Soon, the annual festival of lights, Deepavali, arrives. For once, Rukmani has enough money for her children to partake fully in the festivities—she gives each child some coins to spend on fireworks and makes candles to light during the night.
That Rukmani normally can’t afford fireworks underlines just how impoverished her family really is, despite her determined optimism.
When it gets dark, Rukmani decorates the outside of her house with candles. From the town, fireworks are beginning to be visible, and her own children are setting off the fireworks they’ve purchased. Only Selvam, the youngest, is wary, telling Rukmani that that he’s afraid. Selvam refuses to come into town after dinner, and Irawaddy stays with him; when she sees people in the village, she feels the humiliation of her failed marriage afresh.
While the closeness of the village empowers Rukmani and makes her feel safe, it’s repressive to Irawaddy, who is unable to fulfill expectations for women in the same way her mother does.
As Rukmani approaches the bonfire in the center of the town, she remembers Janaki, who had celebrated with her last year. Her absence now reminds Rukmani that she has no idea what’s in store for her in the next year. However, she quickly dismisses the gloomy thought, seeking out “perfection of delight” in this rare time of celebration.
Rukmani’s ability to accept the frightening unpredictability of the future allows her to stay calm throughout much suffering. At the same time, it prevents her from taking steps to achieve a more secure life.
Everyone is gathering around the bonfire in the center of the village, and Rukmani loses track of Nathan and her sons. At first she tries to look for them, but in the excitement of the beating drums and blazing fire, she soon forgets about him. Rukmani watches until the fire dies down and the drums stop.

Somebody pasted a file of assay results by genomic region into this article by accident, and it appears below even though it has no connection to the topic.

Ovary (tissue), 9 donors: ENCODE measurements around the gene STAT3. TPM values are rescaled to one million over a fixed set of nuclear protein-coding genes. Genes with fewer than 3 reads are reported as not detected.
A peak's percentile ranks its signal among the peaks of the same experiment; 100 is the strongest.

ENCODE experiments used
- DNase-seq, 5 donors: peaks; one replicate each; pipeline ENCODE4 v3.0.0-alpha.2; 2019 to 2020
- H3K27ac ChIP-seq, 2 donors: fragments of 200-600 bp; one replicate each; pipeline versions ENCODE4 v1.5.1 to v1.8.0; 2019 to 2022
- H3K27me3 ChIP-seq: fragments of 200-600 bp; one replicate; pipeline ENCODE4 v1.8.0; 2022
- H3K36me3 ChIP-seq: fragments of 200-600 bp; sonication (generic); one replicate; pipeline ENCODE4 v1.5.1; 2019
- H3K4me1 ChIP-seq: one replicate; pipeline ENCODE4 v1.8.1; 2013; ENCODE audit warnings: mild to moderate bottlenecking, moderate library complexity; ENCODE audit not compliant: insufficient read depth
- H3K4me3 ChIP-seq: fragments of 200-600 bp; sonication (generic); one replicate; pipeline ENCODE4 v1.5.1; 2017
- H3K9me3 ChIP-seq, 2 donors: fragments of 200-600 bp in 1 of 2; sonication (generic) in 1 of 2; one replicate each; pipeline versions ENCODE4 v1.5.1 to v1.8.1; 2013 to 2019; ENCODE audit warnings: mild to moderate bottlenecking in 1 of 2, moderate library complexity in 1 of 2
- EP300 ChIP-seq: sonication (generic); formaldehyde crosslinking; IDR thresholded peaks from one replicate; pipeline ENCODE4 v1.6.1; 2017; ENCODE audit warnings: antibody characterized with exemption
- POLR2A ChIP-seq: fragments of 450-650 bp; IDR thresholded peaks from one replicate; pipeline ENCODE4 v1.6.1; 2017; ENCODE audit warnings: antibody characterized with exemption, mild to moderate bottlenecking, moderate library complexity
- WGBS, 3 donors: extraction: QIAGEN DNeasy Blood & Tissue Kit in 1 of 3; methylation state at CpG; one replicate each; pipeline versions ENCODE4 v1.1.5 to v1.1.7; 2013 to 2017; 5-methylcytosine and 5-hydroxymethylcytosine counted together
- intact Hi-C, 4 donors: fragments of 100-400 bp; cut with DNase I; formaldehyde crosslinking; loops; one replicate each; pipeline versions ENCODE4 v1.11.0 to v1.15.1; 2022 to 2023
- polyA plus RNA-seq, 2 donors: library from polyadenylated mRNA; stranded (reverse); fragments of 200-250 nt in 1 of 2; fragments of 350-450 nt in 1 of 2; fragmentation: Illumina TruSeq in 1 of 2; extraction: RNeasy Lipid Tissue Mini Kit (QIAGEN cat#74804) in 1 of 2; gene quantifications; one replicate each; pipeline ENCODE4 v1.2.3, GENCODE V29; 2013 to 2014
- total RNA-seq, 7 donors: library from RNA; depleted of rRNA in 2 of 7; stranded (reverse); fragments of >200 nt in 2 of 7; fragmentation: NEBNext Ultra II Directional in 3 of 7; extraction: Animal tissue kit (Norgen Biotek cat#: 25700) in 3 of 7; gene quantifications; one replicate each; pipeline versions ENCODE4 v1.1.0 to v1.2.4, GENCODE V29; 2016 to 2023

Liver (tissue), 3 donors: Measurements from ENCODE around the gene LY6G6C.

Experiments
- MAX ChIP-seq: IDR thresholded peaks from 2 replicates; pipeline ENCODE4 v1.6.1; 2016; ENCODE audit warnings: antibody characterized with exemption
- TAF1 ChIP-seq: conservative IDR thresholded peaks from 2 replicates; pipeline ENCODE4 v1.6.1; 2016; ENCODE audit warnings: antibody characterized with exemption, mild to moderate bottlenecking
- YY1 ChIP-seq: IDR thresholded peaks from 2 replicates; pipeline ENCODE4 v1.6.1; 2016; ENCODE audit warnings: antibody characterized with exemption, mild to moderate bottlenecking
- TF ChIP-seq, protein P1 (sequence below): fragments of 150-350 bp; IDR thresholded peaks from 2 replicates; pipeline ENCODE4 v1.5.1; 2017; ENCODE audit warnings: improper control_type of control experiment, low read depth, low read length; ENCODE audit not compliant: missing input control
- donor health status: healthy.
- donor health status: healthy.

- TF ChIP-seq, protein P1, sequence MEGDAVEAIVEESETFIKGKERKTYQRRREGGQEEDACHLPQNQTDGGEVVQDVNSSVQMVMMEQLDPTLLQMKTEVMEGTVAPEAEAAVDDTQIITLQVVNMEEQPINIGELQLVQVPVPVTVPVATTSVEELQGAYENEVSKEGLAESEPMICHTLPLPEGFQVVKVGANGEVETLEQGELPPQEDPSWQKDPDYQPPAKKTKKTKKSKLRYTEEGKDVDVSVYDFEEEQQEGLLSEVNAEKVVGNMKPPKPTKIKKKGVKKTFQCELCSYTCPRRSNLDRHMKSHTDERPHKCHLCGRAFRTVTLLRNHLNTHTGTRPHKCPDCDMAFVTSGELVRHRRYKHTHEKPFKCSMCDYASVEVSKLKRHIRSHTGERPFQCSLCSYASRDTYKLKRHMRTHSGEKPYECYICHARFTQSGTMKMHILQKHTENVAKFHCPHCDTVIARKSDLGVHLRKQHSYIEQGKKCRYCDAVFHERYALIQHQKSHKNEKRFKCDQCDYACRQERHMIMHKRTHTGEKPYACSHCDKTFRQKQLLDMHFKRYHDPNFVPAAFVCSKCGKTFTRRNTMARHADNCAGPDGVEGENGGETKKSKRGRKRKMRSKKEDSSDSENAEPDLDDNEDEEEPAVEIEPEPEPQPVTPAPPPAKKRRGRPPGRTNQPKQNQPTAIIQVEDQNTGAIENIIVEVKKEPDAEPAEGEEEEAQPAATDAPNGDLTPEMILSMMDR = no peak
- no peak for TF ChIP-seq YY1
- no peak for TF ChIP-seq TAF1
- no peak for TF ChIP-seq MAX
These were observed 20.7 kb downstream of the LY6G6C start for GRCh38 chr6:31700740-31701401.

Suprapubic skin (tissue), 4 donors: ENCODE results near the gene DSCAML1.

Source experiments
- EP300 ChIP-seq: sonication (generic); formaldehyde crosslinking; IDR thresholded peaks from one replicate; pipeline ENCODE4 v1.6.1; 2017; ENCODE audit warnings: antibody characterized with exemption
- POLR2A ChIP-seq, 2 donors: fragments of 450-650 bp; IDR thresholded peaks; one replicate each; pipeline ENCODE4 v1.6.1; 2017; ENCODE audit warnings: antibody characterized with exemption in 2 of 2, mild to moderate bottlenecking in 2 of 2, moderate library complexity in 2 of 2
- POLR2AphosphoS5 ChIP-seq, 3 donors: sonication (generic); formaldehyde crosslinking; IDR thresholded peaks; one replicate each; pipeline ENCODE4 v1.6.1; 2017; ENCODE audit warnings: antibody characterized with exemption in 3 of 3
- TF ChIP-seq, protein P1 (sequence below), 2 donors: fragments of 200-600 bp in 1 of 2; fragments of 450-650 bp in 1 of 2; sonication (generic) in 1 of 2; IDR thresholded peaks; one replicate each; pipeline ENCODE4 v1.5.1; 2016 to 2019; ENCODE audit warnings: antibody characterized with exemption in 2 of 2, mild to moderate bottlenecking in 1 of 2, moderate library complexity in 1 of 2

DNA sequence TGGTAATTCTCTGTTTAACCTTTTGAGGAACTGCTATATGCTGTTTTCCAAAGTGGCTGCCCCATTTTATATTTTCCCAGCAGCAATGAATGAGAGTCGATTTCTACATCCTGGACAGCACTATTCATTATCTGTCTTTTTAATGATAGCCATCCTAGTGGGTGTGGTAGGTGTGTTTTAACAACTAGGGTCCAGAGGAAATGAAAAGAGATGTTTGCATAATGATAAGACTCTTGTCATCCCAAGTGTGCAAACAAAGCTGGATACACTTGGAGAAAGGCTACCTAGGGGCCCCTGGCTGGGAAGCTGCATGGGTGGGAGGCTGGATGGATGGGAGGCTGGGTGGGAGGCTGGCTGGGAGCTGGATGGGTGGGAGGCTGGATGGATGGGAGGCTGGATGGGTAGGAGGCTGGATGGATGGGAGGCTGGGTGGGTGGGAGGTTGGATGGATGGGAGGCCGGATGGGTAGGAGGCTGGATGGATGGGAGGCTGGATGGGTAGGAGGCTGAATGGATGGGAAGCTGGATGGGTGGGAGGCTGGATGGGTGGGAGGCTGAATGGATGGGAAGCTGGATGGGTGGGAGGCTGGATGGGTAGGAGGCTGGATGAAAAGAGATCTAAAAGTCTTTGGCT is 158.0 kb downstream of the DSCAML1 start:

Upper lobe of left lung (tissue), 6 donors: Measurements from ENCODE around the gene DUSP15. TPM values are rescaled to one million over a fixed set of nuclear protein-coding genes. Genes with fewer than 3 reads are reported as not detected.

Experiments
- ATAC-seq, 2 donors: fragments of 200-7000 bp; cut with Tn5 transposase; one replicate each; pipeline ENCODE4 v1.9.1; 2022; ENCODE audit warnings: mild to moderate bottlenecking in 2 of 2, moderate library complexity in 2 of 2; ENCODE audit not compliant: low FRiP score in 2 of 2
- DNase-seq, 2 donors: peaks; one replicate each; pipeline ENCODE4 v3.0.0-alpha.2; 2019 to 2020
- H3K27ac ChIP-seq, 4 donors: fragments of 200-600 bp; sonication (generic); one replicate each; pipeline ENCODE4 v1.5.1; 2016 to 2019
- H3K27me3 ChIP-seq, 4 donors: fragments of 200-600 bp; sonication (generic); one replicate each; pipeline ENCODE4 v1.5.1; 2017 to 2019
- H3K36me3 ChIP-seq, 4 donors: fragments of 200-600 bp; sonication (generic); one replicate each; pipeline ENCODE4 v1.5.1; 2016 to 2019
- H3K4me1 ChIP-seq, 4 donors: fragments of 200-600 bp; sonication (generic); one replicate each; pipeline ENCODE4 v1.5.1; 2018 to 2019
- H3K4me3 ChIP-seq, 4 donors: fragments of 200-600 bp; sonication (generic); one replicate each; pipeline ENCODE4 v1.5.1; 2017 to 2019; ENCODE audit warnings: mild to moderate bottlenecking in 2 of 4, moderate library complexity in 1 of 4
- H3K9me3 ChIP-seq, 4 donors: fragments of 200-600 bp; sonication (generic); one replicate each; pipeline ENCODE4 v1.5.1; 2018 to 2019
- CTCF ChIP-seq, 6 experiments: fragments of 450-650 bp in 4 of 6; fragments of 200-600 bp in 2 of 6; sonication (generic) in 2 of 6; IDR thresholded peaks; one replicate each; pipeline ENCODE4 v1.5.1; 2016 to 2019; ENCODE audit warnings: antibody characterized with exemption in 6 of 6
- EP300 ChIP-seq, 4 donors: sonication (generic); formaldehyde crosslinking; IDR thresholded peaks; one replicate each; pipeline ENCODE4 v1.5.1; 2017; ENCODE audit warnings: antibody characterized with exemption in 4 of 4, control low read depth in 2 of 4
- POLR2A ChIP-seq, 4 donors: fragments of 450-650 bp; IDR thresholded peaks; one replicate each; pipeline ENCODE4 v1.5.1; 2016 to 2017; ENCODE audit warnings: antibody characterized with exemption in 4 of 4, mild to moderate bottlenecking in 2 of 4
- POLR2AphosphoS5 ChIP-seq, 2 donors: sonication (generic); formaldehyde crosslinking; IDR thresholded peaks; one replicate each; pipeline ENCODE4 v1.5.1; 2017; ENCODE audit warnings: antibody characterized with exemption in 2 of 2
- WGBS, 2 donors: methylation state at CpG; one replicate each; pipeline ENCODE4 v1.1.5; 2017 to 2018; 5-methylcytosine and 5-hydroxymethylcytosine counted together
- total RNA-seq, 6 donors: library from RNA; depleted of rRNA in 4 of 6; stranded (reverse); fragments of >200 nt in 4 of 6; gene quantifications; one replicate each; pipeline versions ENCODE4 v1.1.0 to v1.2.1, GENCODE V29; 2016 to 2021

This is a rare moment in which Rukmani is separated from her family, reminding the reader that even though she’s a devoted wife and mother, she still has a highly individual inner life.
When she finds Nathan, he is giving piggyback rides to all the boys at once, to the amusement of other villagers. Rukmani chides him gently, but he says he’s been infected by the “joy in the air.” Putting the boys down, he swings Rukmani around in his arms. He says he is happy because his life and children are good, and his wife is best of all.
Rukmani’s affectionate and highly physical relationship with her husband refutes stereotypes that Indian society uniformly represses female sexuality.
At home, the children fall asleep quickly. Rukmani stretches out next to Nathan, aware that he’s still wide awake. She closes her eyes, trembling with desire, as her husband reaches for her.
Markandaya was revolutionary for her time in explicitly depicting positive female sexuality, as seen in this passage.